- Read Luke 15:11-24. Looking at this passage from the perspective of the father, what is one thing you notice or can apply to your role as a parent?
- Are you currently operating as an authoritative parent or functioning more as a coach? Based on the stage of life your child is currently in, what shifts might you need to make?
- Think about a coach who has been influential in your life. What parallels can you make between their role and the role you have as a parent?
- How are you serving as an anchor in your children’s lives? What is one action step you can take to move towards your children and be available to them?
- Kelly opened the podcast by sharing insights he learned through his study of the prodigal son. Looking at this passage through his lens as a father, he was struck by one idea: Good kids can make bad decisions. In spite of many poor choices, the prodigal son recognized his mistakes and was honest about his failures. When he returned, he found his father right where he had left him. Similarly, our children need anchors in their lives they can return to when they experience failure or get off track.
- As parents, we must adjust our parenting styles as our children grow. During their younger formative years, we often adopt a more authoritative approach. Here we set boundaries, model behaviors, and teach our children to respect that what we are doing is in their best interest. As they mature and push for independence, our parenting style shifts. We become like coaches, watching from the sidelines and looking for ways we can guide and support them.
- Developing a coaching mindset takes intentionality and strategy. Coaches are not the ones playing the game. They are observing and offering clarity. They are taking timeouts to guide and encourage players and utilizing halftime to evaluate what is working, what is not working, what is missing and what is confusing. In our role as parents/coaches, we give our children the fundamentals they need for the game, while recognizing we can’t play the game for them.
- Acting as a coach in our adult children’s lives looks like being involved and available to them. It looks like listening. It looks like mentoring. It looks like offering support. It looks like leaning in rather than pulling back. It looks like learning and knowing your childrens’ unique personalities so you can love/coach them in the way that is most helpful and meaningful to them. Adopting a coaching mindset with a young adult might also involve solving a problem together. By being vulnerable about your own struggles, your children gain confidence and begin to see themselves as a valuable contributor to the team.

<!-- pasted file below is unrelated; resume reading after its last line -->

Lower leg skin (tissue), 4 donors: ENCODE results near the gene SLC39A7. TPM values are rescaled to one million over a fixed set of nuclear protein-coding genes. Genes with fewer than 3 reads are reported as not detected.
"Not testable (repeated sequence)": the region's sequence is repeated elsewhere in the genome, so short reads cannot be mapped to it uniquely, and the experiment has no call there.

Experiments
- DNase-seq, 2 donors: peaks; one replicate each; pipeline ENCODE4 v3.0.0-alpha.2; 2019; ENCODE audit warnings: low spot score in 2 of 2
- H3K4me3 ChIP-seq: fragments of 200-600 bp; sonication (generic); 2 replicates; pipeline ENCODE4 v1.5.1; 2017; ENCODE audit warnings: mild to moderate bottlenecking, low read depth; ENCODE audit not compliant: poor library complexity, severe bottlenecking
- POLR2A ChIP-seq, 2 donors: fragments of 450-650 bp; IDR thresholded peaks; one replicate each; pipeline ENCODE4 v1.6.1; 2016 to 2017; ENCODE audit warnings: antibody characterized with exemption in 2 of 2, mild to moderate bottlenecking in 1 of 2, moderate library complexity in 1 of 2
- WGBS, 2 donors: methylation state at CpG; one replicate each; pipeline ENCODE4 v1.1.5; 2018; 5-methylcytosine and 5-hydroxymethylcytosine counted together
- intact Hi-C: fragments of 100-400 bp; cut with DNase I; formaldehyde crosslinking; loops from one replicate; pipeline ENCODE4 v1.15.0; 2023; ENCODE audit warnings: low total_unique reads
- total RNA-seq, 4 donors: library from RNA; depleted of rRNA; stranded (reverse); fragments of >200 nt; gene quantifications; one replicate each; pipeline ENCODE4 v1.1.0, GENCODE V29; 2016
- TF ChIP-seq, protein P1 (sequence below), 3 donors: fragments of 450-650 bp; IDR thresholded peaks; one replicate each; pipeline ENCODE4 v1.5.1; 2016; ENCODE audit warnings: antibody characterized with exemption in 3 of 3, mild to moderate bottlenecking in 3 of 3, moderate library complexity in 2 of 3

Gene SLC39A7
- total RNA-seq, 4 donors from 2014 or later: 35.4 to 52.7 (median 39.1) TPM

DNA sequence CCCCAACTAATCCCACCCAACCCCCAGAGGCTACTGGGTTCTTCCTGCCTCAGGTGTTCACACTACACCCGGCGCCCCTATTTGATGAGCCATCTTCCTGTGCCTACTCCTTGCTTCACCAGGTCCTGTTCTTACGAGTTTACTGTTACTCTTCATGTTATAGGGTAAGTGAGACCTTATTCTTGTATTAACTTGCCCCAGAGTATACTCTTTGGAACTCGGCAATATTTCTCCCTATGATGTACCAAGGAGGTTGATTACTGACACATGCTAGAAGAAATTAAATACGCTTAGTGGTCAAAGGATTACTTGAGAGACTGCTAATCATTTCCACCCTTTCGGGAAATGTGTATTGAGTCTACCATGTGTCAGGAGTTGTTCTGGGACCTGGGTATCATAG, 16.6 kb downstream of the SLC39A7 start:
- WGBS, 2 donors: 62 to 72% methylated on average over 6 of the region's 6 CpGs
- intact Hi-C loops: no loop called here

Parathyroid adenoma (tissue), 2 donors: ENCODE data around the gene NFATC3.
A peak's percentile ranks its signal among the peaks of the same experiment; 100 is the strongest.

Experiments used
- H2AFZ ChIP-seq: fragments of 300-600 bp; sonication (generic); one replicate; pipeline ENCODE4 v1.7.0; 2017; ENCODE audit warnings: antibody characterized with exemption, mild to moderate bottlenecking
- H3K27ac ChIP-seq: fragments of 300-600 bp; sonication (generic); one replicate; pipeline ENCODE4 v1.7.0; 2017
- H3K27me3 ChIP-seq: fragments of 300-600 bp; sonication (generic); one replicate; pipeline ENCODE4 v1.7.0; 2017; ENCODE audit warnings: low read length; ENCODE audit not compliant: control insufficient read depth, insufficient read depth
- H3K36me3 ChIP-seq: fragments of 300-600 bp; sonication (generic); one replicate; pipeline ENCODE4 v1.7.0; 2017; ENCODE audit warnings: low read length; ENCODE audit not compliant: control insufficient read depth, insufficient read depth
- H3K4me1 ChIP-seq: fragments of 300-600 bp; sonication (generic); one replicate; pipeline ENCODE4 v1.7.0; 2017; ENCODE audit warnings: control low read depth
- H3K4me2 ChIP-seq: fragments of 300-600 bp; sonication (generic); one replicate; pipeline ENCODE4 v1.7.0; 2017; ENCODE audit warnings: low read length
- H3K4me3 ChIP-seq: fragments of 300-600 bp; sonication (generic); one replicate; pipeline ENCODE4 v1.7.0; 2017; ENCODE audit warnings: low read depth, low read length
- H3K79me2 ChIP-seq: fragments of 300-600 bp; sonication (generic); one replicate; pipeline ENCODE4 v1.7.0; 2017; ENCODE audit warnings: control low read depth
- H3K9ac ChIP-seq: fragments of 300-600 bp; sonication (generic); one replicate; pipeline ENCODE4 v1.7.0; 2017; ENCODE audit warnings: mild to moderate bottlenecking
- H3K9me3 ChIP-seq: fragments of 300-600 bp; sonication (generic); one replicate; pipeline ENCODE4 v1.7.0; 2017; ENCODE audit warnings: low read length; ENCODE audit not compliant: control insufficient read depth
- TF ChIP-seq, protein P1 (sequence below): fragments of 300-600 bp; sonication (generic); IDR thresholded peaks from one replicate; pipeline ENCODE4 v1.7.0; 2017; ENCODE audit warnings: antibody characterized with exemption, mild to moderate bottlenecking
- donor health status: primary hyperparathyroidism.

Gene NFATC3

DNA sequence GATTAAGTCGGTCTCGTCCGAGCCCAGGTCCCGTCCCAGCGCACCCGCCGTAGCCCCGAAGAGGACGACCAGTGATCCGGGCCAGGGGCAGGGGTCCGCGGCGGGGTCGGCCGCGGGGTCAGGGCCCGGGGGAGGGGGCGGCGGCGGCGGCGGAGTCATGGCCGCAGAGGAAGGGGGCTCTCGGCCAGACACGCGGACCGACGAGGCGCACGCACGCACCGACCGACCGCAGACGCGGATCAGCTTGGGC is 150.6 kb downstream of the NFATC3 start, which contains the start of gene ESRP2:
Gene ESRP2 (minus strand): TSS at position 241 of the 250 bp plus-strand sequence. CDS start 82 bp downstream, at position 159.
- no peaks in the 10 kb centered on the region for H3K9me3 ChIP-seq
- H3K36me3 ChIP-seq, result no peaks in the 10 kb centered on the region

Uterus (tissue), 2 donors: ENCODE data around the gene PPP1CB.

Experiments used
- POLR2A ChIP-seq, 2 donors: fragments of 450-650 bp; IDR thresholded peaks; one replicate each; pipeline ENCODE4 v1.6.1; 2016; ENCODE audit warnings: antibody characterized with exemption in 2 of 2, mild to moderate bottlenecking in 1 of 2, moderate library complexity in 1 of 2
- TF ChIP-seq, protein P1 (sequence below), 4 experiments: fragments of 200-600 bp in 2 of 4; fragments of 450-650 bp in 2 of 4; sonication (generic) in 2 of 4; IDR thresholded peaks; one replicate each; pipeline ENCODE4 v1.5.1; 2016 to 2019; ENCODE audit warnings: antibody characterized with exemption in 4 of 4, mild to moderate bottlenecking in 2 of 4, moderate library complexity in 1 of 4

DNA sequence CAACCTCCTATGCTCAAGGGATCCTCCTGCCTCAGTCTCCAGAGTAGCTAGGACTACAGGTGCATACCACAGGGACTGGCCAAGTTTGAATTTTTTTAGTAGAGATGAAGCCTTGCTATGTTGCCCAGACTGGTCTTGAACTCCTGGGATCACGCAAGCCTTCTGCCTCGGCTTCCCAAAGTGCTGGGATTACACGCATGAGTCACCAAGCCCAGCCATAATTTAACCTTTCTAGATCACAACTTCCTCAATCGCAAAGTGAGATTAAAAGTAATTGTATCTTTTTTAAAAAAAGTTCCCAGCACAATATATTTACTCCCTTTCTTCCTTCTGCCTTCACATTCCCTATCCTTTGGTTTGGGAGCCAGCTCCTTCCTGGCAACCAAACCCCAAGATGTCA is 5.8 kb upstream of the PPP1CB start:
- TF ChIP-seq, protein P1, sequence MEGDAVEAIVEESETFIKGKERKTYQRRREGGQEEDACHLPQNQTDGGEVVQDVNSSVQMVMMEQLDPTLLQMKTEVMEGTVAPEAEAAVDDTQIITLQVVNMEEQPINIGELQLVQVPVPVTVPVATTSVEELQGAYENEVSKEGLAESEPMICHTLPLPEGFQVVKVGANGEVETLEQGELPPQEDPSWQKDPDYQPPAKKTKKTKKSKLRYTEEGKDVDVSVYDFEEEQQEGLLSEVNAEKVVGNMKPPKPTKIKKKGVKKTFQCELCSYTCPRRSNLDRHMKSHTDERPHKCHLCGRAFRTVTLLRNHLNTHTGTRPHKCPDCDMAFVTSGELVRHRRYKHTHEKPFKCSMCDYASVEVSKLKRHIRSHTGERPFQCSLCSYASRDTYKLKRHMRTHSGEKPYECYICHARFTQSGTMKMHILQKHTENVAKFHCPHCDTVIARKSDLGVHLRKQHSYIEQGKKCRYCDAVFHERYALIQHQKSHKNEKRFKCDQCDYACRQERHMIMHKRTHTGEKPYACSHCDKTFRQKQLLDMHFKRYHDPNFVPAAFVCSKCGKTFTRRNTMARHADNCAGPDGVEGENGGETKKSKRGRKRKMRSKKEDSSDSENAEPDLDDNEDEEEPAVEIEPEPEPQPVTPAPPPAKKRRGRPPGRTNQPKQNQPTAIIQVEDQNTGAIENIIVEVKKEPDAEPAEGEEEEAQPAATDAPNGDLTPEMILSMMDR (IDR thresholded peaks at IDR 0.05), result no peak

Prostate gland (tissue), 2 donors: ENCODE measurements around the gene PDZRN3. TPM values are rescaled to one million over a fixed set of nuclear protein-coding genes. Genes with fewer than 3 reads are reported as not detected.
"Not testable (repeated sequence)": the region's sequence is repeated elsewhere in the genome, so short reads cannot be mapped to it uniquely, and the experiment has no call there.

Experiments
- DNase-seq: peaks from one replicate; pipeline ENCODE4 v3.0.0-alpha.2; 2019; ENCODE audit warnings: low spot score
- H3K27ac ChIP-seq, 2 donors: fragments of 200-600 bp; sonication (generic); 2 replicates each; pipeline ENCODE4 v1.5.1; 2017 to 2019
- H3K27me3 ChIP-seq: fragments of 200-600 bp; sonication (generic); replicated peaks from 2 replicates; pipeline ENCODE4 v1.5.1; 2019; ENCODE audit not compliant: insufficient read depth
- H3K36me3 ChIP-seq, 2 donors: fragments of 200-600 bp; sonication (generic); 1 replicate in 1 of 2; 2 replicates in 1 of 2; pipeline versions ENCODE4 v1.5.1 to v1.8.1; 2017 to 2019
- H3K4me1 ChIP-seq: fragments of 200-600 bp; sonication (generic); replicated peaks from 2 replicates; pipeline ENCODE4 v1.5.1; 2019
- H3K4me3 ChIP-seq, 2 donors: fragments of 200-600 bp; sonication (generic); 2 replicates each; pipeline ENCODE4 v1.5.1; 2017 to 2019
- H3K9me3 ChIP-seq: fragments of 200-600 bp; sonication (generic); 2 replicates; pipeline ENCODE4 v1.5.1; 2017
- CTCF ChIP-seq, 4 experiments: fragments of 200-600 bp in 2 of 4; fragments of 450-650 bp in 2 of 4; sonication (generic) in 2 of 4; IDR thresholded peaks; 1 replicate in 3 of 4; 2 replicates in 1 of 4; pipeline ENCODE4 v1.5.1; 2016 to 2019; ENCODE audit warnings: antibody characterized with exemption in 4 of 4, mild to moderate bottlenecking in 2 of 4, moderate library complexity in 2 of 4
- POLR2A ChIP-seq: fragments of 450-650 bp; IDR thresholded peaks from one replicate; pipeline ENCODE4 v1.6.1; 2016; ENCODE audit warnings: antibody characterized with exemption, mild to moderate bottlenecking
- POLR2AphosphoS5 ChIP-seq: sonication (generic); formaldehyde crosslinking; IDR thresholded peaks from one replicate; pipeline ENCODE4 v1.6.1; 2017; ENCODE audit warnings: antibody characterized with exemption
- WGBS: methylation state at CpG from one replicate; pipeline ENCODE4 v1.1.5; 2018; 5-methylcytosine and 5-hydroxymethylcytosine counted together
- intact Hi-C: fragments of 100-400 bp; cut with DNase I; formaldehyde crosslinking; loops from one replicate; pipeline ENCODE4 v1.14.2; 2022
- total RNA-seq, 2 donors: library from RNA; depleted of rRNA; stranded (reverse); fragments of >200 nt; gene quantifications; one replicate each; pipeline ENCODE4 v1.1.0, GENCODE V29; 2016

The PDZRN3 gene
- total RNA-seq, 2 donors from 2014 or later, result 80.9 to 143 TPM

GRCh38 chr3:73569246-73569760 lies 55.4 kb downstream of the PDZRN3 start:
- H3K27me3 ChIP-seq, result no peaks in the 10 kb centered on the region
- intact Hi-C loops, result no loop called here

To illustrate the point further, Jesus told them this story: A man had two sons. The younger son told his father, “I want my share of your estate now before you die.” So his father agreed to divide his wealth between his sons. A few days later this younger son packed all his belongings and moved to a distant land, and there he wasted all his money in wild living. About the time his money ran out, a great famine swept over the land, and he began to starve. He persuaded a local farmer to hire him, and the man sent him into his fields to feed the pigs. The young man became so hungry that even the pods he was feeding the pigs looked good to him. But no one gave him anything. When he finally came to his senses, he said to himself, “At home even the hired servants have food enough to spare, and here I am dying of hunger! I will go home to my father and say, ‘Father, I have sinned against both heaven and you, and I am no longer worthy of being called your son. Please take me on as a hired servant.’”
So he returned home to his father. And while he was still a long way off, his father saw him coming. Filled with love and compassion, he ran to his son, embraced him, and kissed him. His son said to him, “Father, I have sinned against both heaven and you, and I am no longer worthy of being called your son.” But his father said to the servants, “Quick! Bring the finest robe in the house and put it on him. Get a ring for his finger and sandals for his feet. And kill the calf we have been fattening. We must celebrate with a feast, for this son of mine was dead and has now returned to life. He was lost, but now he is found.” So the party began. Luke 15:11-24
Parenting by Design
If you know a man who would benefit from hearing this episode, share it with him. Having intentional conversations around these principles is a great way to disciple and help others move towards Christ.
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